Karen Talentino, Professor of Biology

I have been at Saint Michael’s for 11 years, primarily as an administrator, but have recently returned to fulltime teaching as a professor in the Biology Department, and am teaching environmental science as well as biology courses.  I have always been interested in the environment, particularly how organisms are adapted to extreme conditions.  I have been fortunate to have led a number of study trips with students to some amazing places, including Cuba, the Bahamas, and the southwestern deserts of the US, and love sharing my passion for the environment with students.   I am also committed to trying to follow a more sustainable lifestyle, and have enjoyed working with the Eco-Reps this year to focus on reducing single-use plastics on campus.

Brittany Johnson, SMC '20, President of Green Up

Brittany is a junior Pre-Pharmacy major with minors in Environmental Studies and Psychology. She possesses a passion for the environment and strives to make Saint Mike's and the local community more conscience of and proactive towards environmental issues. Brittany is the co-leader of Green Up, the college's environmental club, as well as the co-leader of F.E.E.D. (Food, Environment, Education, Dignity), a program that deals with local food insecurity, through MOVE. She is also the coordinator of SMC's Fair Trade Campaign.

George Goldsworthy, Class of ’93, Manager of SMC Print & Mail

George began working in campus recycling efforts in 1989 as a freshman at SMC with the beginning of the CART program which was a student run first effort toward paper recycling. Three types of bins were placed in each building so that white, colored, end green bar computer paper were sent to be recycled and needed to be delivered as separate entities.

Lou DiMasi, Director of Residential Life

lou dimasi Lou connects with our students in nearly every aspects of the campus lives, and promotes a philosophy of self-respect, responsibility and care for others.  He is a strong advocate of sustainable programs and initiatives on the residence campus.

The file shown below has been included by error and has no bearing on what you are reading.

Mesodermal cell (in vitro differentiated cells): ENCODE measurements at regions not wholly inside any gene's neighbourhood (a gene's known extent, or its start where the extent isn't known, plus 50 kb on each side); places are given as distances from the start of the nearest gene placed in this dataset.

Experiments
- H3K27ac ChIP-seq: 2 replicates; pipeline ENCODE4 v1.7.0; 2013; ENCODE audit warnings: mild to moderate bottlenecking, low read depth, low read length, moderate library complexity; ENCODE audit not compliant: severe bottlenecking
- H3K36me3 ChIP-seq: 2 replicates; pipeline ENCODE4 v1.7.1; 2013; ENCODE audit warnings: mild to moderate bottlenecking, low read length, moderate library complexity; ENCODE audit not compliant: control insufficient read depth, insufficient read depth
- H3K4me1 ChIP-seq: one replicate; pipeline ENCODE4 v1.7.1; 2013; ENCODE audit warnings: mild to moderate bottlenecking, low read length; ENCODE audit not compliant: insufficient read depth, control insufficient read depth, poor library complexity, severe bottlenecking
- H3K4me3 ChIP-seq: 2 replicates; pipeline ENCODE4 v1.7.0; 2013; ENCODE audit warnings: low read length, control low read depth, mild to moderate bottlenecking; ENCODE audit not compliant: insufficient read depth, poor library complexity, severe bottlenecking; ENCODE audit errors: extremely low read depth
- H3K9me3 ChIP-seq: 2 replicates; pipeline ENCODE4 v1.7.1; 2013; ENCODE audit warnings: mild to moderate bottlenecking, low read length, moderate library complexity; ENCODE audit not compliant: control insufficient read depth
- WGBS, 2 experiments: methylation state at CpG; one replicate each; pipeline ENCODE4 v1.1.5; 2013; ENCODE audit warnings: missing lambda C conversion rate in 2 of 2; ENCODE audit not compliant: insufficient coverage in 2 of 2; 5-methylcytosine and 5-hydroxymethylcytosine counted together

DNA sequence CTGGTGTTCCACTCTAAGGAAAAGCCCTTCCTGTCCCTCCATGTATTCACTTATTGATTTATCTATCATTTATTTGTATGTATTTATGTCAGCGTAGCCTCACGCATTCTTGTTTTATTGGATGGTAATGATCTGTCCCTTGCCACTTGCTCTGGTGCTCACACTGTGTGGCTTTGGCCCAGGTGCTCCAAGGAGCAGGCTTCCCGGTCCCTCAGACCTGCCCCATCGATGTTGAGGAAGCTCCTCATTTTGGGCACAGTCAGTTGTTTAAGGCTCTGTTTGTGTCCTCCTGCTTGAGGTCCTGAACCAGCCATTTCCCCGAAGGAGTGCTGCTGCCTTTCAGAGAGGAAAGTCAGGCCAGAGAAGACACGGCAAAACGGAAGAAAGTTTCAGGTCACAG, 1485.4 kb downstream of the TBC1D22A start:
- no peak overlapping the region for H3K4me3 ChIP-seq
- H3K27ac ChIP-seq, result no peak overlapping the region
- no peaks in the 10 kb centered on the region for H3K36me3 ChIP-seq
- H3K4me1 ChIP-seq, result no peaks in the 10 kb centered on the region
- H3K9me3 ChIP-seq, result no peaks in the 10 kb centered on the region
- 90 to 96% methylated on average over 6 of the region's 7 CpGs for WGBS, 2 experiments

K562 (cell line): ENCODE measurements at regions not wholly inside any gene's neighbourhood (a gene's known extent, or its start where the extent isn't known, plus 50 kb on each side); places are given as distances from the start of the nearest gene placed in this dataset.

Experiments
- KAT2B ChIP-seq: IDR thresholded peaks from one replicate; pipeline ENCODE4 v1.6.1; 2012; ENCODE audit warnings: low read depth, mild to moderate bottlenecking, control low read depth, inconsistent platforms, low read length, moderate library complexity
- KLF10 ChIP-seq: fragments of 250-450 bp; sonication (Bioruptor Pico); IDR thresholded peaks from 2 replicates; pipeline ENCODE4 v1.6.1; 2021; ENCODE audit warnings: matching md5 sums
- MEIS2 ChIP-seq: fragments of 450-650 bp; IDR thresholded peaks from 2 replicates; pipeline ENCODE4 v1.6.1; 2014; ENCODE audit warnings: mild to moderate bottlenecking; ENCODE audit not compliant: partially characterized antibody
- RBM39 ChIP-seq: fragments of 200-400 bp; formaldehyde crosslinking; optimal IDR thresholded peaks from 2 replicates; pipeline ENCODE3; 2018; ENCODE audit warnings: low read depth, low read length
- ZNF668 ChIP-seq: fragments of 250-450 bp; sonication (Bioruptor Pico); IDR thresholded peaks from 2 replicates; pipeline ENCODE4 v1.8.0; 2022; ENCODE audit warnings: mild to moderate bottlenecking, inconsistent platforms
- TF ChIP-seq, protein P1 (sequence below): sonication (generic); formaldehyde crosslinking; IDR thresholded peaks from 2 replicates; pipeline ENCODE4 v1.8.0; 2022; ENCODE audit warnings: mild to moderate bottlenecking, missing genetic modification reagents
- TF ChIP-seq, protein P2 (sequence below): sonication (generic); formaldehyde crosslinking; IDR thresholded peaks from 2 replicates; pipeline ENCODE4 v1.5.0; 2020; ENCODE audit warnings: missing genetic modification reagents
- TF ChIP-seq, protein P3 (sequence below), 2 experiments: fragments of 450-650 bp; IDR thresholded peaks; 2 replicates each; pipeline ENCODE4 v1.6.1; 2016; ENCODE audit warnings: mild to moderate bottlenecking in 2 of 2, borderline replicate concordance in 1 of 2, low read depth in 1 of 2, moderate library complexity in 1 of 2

Others working toward a sustainable campus include:

Declan McCabe, Professor of Biology, Coordinator of the SMC Natural Area

Declan McCabe In addition to teaching ecology and environmental courses in the Department of Biology and the Department of Environmental Studies and Science, Declan is also the coordinator of the SMC Natural Area, a 400+acre wetlands and forest that abuts the Winooski River. The college has made the decision to restore this area to its natural habitat, and to use it as an educational and recreational resource.

Gabby LaRiviere, SMC '20, Eco-Rep

I’m a sophomore environmental studies and religious studies double major. I’m from Swampscott, MA. I think living sustainably is super important for the present status and future status of our planet. I ski, hike, enjoy playing basketball and golf. I like grilling, the beach, and museums. My favorite class thus far has been Buddhism with Professor Pascal and Environment and Society with Professor Stanger. This year, I'm working on promoting and supporting the college’s classification as a bee campus, and maintaining our positive relationship with pollinators in the future.

Elly Moore, SMC '19, Eco-Rep

I’m a senior English and environmental studies double major. I started working in the Office of Sustainability last year right after I realized that we had one. I love seeing sustainability in action on campus and working to bring more awareness to the impact we can have on our environment in both positive and negative ways. I’ve taken the most wonderfully ridiculous classes since coming to Saint Mike’s and each one has changed the way I view the world for the better. I credit my first two college classes—Creative Writing and Nature and Culture—for planting the seed of potential environmental action and activism in my head. Nature and Culture initiated my interest in the environmental humanities, and my first year seminar Creative Writing helped me recognize my love of language which I now hope to use to bring awareness to environmental issues on campus and beyond.

Peter Hope, Instructor of Biology, Faculty Advisor for Green Up

Peter Hope Peter is the faculty advisor for Green Up.   His favorite course to teach is Ecosystem Ecology, a field course with labs spent outside visiting and studying many of Vermont's interesting ecosystems. The course includes some of his favorite subjects including geology, ecology, and botany.